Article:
Saturday, November 23, 2013
China bolsters East China Sea claim, warns of 'defensive measures'
Photo caption: A Chinese military plane Y-8 airborne early warning plane flies through airspace between Okinawa prefecture's main island and the smaller Miyako island in southern Japan, out over the Pacific, in this handout photo taken on October 27, 2013 by the Japan Air Self-Defence Force and released by the Joint Staff Office of the Defense Ministry of Japan. Reuters/Joint Staff Office of the Defense Ministry of Japan/Handout via Reuters
Reuters – Nov 23,2013
SHANGHAI (Reuters) - China on Saturday laid claim to a block of airspace over islands at the heart of a dispute with Japan in the East China Sea, threatening "defensive emergency measures" against aircraft that do not comply with new identification rules.
The Xinhua news agency published a map and coordinates of the area It called "the East China Sea Air Defense Identification Zone" as well as Defense Ministry identification rules for aircraft in the area, which covers most of the Sea.
The rules are likely to anger Japan.
Ties between the Asian powers have been strained for months by the dispute over the islands, called the Diaoyu in China and the Senkaku in Japan, which are believed to be surrounded by energy-rich waters.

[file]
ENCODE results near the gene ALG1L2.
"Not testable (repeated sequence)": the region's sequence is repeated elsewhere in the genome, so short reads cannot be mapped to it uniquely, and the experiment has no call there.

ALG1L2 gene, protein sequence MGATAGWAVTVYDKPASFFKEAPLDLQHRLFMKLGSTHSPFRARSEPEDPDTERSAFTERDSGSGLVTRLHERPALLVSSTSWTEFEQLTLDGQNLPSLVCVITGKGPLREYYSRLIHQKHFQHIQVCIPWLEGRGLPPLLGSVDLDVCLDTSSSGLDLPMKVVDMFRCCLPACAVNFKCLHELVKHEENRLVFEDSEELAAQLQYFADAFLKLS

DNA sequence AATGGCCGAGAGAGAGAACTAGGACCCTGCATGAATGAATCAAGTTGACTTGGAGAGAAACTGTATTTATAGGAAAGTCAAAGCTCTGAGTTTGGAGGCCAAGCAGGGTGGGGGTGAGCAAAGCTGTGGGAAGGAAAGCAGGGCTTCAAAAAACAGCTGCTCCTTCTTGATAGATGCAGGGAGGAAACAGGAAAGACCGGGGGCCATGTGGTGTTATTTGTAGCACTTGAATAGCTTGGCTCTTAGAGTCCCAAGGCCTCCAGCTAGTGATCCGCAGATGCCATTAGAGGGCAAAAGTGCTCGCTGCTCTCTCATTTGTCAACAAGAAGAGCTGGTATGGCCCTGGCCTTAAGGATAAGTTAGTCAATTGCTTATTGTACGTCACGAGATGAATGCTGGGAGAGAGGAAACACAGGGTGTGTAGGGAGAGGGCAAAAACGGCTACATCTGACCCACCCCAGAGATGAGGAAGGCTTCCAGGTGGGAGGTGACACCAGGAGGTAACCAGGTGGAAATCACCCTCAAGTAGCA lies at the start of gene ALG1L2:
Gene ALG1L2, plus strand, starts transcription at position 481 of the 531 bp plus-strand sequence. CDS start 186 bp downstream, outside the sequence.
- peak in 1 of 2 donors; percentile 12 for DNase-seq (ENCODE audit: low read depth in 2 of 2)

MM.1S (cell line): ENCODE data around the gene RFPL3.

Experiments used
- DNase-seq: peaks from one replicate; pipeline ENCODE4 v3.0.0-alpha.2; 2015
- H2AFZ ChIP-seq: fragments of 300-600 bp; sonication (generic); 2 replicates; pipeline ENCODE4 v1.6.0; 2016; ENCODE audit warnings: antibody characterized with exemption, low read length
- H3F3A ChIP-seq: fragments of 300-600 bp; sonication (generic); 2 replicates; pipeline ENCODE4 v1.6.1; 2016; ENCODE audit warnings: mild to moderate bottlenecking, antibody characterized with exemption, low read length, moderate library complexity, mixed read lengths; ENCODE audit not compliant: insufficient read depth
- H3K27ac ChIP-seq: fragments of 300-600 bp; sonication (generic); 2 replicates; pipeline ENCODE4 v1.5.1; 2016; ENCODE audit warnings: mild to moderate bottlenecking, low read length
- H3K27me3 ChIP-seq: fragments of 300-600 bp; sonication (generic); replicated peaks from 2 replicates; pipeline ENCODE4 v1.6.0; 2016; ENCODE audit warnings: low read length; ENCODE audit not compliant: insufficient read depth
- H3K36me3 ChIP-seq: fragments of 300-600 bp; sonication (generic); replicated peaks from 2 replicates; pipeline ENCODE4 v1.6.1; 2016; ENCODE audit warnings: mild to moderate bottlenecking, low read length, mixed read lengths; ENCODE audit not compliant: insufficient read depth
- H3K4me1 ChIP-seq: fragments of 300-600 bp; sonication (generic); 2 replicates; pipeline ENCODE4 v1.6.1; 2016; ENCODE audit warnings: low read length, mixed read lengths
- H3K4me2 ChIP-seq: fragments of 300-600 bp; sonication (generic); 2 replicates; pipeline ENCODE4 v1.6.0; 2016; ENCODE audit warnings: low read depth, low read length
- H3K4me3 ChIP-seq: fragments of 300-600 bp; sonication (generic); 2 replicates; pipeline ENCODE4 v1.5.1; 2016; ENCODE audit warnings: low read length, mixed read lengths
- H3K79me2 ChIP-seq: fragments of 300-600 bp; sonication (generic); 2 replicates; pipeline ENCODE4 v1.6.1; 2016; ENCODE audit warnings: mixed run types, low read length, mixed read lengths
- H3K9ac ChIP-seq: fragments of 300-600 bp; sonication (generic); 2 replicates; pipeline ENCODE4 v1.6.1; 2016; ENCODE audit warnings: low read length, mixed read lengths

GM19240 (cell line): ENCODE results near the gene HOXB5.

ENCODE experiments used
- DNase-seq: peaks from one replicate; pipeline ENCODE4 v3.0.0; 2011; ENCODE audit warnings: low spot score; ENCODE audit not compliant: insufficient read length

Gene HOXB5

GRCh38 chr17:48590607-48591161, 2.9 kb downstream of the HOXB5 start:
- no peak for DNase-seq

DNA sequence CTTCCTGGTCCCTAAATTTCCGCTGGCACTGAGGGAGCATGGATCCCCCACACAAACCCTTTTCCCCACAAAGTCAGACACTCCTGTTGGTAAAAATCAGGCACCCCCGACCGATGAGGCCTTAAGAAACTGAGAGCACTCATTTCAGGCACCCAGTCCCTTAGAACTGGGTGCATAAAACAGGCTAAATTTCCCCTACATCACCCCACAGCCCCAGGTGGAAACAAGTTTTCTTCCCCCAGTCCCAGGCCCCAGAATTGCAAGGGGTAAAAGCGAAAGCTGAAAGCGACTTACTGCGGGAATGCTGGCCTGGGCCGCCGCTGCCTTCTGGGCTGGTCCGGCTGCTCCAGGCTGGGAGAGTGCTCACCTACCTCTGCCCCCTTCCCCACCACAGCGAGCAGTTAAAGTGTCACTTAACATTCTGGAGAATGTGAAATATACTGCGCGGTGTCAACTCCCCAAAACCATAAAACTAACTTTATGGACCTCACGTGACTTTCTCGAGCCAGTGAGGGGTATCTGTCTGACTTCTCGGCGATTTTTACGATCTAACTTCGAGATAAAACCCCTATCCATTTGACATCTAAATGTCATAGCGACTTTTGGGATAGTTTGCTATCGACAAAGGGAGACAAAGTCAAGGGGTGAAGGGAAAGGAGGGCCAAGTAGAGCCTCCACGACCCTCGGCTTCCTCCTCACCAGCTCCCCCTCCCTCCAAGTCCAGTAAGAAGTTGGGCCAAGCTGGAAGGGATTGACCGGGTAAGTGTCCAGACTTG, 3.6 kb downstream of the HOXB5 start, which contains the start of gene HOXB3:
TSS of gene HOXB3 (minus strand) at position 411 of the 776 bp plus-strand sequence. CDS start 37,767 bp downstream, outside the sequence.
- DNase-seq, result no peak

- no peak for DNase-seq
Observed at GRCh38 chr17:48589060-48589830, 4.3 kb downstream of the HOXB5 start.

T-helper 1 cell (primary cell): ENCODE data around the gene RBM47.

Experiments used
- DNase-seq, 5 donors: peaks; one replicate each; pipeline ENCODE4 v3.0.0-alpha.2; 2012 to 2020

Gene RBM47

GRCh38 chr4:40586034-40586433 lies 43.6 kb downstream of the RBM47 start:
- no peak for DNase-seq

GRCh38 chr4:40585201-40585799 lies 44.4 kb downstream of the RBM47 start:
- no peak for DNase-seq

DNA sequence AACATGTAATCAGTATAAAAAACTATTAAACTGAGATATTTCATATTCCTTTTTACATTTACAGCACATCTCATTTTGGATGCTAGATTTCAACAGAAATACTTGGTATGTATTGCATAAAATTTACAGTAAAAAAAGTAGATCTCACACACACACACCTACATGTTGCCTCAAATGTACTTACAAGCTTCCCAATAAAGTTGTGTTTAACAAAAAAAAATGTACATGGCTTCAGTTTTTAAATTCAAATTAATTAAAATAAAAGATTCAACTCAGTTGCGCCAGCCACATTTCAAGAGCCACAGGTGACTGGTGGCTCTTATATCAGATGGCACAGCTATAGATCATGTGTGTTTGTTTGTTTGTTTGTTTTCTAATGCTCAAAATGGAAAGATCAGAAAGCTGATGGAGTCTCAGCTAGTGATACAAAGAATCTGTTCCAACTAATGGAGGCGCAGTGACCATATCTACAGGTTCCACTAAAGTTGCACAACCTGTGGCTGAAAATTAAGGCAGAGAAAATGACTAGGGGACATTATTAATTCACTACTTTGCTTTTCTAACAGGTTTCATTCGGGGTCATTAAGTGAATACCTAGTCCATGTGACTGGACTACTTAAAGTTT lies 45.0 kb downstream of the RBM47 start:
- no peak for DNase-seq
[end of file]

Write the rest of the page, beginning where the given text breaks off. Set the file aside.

Patrol ships from both countries have been shadowing each other near the islets, raising fears that a confrontation could develop into a clash.
There have also been several incidents involving military aircraft flying close to each other. In October, Chinese military aircraft flew near Japan three days in a row, and Japan scrambled fighter jets each time in response.
The Japanese Foreign Ministry did not have any immediate comment about China's announcement.
The Chinese rules mean aircraft have to report flight plans to China's Foreign Ministry or civil aviation administration, maintain radio contact and reply promptly to identification inquiries, keep radar transponders turned on, and bear clear markings of their nationality and registration.
The Defence Ministry said it was the "administrative organ" for the zone, Xinhua said.
"China's armed forces will adopt defensive emergency measures to respond to aircraft that do not cooperate in the identification or refuse to follow the instructions," it said, adding the rules came into force on Saturday.
(Reporting by John Ruwitch; Editing by Robert Birsel)
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